The fort at Bearsden, of whose Roman name we are unaware, lies buried beneath housing. It was a fort with a turf rampart, and a turf wall also divided the enclosure into a main fort and an annexe. The fort’s north wall was the Antonine wall itself. Internal buildings were of both stone and timber.

One edifice has survived, though, and has survived well, remaining one of Scotland’s best preserved Roman sites. In the fort’s annexe was a bathhouse and latrine, constructed of both stone and timber. This has been excavated and consolidated and sits sandwiched by housing blocks by the appropriately named ‘Roman Road’. It is a lovely site and well maintained. Moreover, despite being on the edge of the Glasgow conurb, Bearsden is actually rather pleasant. All in all, Bearsden is one of the best sites to visit on the Antonine wall.

Remains: 3/5    Atmosphere: 2/5   Access: 4/5    Overall: 3/5

Carthage

I have visited three of what I consider the ‘great cities’ of the Roman world. Clearly, the top two on that list are Rome and ‘the New Rome’ of Istanbul. But the third is Carthage. And Carthage is not a place to even consider attempting with less than a day to play with. I added the Bardo museum in. Tunis to my schedule and because of that I missed two of Carthage’s sights, even though we stayed until sunset.

Carthage was founded, according to legend, by Queen Dido and Phoenician colonists in the earlt 1st millennium BC. It was most certainly a Phoenician colony, heavily populaced by local Berber peoples. Within a few centuries, it had become the centre of the most powerful sea empire in the Mediterranean. For over a century, from 264 to 136 BC Carthage and Rome fought a war for control and dominance, ending with the fall of Hannibal and the destruction of the city in 146.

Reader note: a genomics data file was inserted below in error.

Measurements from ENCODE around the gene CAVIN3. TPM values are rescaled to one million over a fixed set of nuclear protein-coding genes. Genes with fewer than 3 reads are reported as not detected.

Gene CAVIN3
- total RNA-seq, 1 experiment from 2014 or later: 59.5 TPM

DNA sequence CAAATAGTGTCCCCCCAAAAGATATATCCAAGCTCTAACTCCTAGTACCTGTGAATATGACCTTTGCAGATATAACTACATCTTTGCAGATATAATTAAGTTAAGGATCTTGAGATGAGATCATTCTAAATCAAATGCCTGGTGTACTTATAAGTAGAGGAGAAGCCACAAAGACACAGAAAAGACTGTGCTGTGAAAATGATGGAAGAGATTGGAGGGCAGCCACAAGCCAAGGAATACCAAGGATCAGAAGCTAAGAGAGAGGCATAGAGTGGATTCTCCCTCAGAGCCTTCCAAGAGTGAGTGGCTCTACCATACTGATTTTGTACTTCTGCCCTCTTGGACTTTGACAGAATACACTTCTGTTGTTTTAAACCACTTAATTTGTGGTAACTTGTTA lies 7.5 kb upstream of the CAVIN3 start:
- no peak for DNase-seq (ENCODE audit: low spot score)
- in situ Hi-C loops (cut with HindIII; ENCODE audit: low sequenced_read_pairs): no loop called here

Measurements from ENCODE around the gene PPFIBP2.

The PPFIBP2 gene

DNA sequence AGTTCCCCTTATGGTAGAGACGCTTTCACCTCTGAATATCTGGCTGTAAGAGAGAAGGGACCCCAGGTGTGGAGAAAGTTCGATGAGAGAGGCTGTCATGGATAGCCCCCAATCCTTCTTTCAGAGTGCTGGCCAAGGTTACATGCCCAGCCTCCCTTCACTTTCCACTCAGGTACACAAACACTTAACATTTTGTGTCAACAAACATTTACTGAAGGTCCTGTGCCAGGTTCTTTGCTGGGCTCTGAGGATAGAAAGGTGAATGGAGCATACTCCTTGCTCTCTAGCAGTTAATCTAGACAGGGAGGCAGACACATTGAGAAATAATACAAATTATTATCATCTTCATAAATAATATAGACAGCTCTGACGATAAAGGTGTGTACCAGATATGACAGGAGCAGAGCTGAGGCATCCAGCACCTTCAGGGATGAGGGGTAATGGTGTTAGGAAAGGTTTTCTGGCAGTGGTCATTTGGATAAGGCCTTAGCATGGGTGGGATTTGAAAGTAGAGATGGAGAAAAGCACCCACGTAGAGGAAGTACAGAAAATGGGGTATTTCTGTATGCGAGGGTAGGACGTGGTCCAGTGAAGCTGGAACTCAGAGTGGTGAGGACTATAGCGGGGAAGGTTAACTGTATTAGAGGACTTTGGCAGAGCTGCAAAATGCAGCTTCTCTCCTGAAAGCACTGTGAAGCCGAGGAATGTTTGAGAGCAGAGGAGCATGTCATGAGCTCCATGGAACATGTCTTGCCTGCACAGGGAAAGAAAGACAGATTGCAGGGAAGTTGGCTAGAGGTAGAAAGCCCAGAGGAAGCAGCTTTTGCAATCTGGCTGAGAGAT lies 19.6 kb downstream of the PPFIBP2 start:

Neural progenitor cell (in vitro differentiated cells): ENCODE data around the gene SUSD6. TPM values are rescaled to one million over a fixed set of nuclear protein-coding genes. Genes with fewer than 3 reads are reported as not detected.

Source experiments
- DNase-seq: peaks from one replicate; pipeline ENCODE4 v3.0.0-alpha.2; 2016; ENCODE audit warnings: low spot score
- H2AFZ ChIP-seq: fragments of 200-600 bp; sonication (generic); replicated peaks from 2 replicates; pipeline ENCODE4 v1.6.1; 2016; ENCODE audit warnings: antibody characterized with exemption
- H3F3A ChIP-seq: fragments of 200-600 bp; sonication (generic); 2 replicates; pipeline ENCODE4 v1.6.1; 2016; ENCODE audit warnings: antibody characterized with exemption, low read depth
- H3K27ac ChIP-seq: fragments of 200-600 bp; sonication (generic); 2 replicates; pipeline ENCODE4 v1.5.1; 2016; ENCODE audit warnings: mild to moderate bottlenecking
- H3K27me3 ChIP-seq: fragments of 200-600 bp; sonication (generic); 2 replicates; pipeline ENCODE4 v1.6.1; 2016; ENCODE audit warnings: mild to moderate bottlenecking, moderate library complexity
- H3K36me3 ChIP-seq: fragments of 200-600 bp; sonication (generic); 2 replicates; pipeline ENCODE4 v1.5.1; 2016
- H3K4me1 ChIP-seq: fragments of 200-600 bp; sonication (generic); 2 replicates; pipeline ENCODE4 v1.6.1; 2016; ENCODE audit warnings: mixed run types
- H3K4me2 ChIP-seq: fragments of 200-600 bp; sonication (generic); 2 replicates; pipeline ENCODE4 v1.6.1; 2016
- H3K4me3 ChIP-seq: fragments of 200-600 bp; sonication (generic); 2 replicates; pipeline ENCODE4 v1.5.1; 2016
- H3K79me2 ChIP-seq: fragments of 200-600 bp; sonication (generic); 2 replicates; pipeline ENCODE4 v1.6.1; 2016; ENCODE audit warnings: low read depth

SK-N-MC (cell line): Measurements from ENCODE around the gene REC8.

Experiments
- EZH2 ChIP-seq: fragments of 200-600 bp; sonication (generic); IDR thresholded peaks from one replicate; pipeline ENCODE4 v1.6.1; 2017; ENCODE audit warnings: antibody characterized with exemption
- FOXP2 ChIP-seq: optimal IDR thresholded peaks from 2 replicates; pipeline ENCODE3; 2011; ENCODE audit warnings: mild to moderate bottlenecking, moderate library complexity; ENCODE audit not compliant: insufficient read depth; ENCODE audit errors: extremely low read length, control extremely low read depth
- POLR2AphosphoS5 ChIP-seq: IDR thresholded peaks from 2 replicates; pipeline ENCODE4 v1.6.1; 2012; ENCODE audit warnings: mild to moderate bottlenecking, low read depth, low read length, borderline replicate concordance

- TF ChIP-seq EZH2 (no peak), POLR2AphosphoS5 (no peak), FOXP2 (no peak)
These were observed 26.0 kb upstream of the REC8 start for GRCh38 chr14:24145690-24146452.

Rome has a history of razing the site of its worst enemies. The people of Corinth knew this in spades, when their city vanished from the face of the earth when Rome beat them, and a new Roman city sprang up higher up the hill. Carthage suffered destruction, and it took some time for it to begin to resemble a city again, but Rome hated waste, and so from the ruins of the great Punic city sprang its Roman successor, founded by Julius Caesar during the civil wars.

Carthage survived throughout the Roman era and passed through an era of Vandal control into the hands of the Byzantine emperors. Its prominence only began to decline around 700 AD following the Arab conquest, when it was largely replaced by the new city and port of Tunis.

There are a few relics of ancient Punic Carthage still visible. The Byrsa ruins below the cathedral, the ports – a marvel that could easily have rivalled the seven wonders of the ancient world – and the Tophet (one of the sights I sadly missed.)